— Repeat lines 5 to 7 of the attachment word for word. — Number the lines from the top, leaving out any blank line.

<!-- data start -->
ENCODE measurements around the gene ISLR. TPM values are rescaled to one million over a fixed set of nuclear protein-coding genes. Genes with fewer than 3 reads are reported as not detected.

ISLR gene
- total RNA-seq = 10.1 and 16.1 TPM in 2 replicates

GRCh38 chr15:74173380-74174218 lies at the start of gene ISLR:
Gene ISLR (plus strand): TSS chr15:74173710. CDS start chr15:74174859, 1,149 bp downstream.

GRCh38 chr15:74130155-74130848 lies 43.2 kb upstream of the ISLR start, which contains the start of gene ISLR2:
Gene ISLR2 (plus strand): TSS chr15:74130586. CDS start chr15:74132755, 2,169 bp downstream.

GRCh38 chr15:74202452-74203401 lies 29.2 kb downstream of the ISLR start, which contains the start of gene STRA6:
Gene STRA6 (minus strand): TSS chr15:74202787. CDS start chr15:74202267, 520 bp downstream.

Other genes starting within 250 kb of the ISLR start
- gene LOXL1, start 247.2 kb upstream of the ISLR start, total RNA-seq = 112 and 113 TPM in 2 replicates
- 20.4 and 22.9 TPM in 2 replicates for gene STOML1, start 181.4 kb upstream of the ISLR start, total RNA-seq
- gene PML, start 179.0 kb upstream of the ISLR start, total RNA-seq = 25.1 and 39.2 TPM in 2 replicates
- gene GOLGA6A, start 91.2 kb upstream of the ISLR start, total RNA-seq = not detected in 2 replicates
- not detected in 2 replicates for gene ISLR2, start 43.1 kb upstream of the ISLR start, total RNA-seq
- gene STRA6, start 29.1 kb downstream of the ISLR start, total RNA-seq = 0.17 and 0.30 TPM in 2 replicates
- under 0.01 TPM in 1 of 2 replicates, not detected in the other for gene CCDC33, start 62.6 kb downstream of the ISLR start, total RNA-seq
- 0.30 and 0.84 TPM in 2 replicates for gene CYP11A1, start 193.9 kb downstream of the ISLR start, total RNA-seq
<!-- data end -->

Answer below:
Gene ISLR (plus strand): TSS chr15:74173710. CDS start chr15:74174859, 1,149 bp downstream.

GRCh38 chr15:74130155-74130848 lies 43.2 kb upstream of the ISLR start, which contains the start of gene ISLR2:
Gene ISLR2 (plus strand): TSS chr15:74130586. CDS start chr15:74132755, 2,169 bp downstream.